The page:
Protect net neutrality. Neutrality on the internet is the only way to allow democratic participation in communication, education, employment, community and public service, and access to health, safety and other information.
Do not allow a few corporations to rule the internet, to censor what we see, to charge higher fees and deliver less.
None of the internet service providers invented or developed the internet and the web.
U.S. taxpayers paid for its early development. The defense and research network called ARPANET was online from 1969 into 1989. That became the internet. Research, development and expansion was courtesy of government — taxpayer — funding.
The world wide web arrived in 1991, courtesy of Tim Berners-Lee in particular. Berners-Lee, often while working at CERN (a European particle physics laboratory) in Switzerland, designed a global hypertext database with each data package having a universal and unique identifier, and this on a network he called the world wide web. He made the web available on the internet in 1991.
Berners-Lee, a Brit, championed web openness to the point of not filing for intellectual property rights, not taking royalties and not selling his invention. He gave the web to the public. He gave us net neutrality!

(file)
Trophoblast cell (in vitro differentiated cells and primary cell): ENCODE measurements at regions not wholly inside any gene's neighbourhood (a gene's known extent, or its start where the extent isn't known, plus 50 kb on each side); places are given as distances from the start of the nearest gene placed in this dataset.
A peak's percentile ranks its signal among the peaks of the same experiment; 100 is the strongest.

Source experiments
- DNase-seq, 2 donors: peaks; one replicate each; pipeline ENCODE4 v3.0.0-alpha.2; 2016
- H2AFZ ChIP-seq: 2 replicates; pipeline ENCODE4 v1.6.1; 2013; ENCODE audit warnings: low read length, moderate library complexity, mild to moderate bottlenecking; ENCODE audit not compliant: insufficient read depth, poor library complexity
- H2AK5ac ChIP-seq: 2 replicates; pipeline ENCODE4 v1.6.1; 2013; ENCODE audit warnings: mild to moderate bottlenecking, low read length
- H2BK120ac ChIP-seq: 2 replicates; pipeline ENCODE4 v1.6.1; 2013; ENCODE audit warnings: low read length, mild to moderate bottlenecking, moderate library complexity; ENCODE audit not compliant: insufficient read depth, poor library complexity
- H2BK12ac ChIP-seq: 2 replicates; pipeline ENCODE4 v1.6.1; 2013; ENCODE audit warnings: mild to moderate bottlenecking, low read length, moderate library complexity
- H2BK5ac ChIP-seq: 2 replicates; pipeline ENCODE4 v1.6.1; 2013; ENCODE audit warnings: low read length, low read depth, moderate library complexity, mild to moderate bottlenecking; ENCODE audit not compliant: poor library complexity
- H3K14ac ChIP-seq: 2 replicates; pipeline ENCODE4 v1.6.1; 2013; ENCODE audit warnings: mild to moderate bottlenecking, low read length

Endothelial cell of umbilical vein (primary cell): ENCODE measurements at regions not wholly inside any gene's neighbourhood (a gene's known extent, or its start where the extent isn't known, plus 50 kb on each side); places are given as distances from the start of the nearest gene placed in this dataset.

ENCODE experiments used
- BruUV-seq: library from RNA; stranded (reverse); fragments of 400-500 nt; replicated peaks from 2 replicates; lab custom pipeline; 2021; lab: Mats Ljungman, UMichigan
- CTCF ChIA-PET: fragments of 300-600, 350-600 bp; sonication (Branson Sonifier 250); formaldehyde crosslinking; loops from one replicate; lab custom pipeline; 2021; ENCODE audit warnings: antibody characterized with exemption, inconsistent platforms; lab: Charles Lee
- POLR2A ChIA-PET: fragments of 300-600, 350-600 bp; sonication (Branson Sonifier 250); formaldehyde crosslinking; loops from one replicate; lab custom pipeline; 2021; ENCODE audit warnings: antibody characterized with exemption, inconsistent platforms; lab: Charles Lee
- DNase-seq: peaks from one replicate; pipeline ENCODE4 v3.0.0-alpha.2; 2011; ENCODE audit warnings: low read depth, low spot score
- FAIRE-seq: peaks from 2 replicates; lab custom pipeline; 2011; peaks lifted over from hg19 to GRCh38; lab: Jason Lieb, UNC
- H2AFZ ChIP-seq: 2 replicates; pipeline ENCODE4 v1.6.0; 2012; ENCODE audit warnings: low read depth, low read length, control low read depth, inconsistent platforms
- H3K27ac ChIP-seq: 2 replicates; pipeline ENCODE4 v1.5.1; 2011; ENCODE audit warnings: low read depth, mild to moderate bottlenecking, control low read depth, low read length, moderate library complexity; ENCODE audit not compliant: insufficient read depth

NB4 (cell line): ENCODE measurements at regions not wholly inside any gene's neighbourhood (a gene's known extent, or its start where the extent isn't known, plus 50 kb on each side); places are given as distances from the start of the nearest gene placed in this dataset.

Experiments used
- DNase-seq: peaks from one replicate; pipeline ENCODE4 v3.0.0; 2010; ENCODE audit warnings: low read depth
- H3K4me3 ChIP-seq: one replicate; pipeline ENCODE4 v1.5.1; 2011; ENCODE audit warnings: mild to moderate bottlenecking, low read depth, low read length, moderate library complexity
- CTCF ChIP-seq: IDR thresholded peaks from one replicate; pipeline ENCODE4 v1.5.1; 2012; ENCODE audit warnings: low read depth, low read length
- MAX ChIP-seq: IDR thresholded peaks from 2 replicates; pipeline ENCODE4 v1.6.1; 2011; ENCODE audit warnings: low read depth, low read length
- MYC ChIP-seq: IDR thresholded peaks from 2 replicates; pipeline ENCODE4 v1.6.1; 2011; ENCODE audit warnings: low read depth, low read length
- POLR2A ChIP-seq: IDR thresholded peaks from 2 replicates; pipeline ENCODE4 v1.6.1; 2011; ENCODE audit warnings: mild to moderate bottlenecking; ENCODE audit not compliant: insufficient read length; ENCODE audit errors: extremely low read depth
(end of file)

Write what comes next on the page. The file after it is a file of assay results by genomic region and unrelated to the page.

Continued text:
Do not give this global public resource to a few corporations no matter how much they "donated" to politicians and no matter how much they spend in advertising and hiring trolls to promote their greedy objective.
Of course, the ISPs want to charge the public — you and me — more and deliver less. But the service is already lousy.
The United States ranks 47th in the world in mobile internet speed. While the U.S. ranks higher in fixed broadband speed, our nation is not among top nations globally, according to Speedtest.
Montana ranks among the states with the slowest internet speeds. That is when and where a person can even get online in Montana.
The internet should be regulated as the public utility it has become.
But first, protect net neutrality.
Don’t let the Federal Communications Commission give corporations the power to censor what you see by determining access and access speeds by how much you can pay. You and I cannot afford to pay what corporations and the 1 percent can pay. We will suffer if we lose net neutrality.
One brave FCC commissioner, Jessica Rosenworcel, asks you to fight for net neutrality. Now. See her plea in the Los Angeles Times.
Please write to the commissioners today. Their names and email addresses are:
• Ajit Pai, chairman: Ajit.Pai@fcc.gov.
• Mignon Clyburn, commissioner: Mignon.Clyburn@fcc.gov.
• Michael O'Rielly, commissioner: Mike.O'Rielly@fcc.gov.
• Brendan Carr, commissioner: Brendan.Carr@fcc.gov.
• Jessica Rosenworcel, commissioner: Jessica.Rosenworcel@fcc.gov.
Fight for what we have.